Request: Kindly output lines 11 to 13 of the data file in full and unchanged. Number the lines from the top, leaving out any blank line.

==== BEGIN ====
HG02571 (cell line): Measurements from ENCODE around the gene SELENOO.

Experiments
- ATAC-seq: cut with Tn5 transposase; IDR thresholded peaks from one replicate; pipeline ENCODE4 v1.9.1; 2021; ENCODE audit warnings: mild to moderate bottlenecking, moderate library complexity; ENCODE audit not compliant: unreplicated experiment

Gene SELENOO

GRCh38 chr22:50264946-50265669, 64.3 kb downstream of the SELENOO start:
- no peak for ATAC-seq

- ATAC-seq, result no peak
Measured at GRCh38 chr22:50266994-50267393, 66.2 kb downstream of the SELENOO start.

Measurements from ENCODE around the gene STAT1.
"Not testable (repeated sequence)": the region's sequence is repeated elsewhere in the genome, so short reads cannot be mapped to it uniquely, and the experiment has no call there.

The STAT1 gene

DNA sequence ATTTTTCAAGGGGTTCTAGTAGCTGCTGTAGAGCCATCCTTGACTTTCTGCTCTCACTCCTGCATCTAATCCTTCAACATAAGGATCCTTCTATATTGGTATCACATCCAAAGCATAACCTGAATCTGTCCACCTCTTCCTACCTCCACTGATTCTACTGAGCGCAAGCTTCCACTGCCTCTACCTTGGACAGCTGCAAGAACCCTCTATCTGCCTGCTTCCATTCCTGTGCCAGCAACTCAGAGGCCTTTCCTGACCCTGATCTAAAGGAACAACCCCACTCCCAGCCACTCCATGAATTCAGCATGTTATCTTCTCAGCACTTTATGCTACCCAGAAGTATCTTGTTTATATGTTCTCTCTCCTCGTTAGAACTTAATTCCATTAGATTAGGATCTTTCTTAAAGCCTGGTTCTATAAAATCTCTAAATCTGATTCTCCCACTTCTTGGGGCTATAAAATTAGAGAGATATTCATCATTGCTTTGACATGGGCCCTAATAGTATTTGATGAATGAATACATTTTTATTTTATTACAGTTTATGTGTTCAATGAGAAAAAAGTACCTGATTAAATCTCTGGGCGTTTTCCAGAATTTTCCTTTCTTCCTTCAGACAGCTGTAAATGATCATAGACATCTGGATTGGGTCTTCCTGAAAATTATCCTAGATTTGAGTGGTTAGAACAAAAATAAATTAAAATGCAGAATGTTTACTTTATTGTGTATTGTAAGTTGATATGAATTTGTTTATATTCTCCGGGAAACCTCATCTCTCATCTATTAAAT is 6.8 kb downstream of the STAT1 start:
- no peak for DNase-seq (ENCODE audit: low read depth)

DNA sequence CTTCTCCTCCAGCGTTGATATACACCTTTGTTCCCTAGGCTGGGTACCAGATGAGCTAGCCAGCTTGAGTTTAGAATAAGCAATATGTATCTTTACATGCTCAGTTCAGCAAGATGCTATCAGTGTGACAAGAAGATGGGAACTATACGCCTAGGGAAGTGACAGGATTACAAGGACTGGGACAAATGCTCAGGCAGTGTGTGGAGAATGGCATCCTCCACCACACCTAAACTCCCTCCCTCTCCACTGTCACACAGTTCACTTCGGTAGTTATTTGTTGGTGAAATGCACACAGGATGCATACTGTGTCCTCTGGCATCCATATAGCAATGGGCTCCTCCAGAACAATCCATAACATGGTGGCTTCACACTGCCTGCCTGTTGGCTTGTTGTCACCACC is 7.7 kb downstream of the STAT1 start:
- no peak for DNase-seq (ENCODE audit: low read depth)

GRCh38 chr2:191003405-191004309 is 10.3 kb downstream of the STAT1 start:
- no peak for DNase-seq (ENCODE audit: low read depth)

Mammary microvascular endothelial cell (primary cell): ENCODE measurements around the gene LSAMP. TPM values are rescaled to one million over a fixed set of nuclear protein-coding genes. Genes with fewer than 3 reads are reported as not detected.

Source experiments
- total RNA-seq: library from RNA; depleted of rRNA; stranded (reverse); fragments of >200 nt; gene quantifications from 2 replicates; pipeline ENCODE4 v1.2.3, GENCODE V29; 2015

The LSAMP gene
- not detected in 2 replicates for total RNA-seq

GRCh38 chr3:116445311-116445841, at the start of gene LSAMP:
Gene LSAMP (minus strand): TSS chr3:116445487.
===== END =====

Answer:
The STAT1 gene

DNA sequence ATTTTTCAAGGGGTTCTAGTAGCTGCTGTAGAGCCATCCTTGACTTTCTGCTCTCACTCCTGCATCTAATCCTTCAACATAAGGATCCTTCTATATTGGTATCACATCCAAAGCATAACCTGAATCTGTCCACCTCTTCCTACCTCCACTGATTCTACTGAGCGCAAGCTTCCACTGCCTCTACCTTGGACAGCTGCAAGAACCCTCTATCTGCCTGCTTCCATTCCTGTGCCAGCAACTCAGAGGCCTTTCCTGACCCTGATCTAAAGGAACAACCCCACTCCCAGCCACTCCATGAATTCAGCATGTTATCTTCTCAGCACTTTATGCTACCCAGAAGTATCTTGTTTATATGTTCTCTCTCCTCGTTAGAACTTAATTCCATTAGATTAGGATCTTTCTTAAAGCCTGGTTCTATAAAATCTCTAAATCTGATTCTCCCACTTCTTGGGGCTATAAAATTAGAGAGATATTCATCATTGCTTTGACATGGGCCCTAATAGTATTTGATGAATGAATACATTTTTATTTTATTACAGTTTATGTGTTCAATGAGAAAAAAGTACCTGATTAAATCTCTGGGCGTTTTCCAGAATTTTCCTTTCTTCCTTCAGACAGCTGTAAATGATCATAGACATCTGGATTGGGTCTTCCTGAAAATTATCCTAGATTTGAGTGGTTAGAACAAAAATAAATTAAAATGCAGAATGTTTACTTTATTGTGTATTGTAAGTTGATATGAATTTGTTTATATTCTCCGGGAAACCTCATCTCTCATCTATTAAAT is 6.8 kb downstream of the STAT1 start:
- no peak for DNase-seq (ENCODE audit: low read depth)